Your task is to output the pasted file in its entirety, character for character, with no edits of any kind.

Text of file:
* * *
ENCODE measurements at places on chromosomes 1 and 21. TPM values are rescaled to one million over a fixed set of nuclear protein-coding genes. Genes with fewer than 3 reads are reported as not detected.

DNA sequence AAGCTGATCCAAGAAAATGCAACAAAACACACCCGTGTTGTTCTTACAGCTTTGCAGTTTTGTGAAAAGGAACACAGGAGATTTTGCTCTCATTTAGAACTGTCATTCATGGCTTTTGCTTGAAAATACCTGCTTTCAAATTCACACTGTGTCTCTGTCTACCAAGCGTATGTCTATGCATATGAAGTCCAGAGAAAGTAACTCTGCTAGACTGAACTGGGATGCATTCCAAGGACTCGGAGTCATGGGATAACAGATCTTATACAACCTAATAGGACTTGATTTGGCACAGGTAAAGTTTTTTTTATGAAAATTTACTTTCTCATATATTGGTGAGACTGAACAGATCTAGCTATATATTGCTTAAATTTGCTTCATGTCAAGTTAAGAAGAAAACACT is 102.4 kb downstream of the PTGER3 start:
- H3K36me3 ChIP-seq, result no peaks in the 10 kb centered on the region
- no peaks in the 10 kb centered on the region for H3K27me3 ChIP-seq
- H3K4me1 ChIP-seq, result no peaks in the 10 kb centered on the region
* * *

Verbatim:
ENCODE measurements at places on chromosomes 1 and 21. TPM values are rescaled to one million over a fixed set of nuclear protein-coding genes. Genes with fewer than 3 reads are reported as not detected.

DNA sequence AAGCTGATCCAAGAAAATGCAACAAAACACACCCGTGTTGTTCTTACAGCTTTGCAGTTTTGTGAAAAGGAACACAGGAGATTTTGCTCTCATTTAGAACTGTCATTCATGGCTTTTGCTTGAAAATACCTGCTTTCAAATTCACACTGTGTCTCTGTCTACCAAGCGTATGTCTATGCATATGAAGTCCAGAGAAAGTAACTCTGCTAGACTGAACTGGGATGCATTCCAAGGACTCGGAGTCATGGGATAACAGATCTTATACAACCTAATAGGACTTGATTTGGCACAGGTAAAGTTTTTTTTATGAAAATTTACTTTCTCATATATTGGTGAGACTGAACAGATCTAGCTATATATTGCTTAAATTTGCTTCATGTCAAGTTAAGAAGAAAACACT is 102.4 kb downstream of the PTGER3 start:
- H3K36me3 ChIP-seq, result no peaks in the 10 kb centered on the region
- no peaks in the 10 kb centered on the region for H3K27me3 ChIP-seq
- H3K4me1 ChIP-seq, result no peaks in the 10 kb centered on the region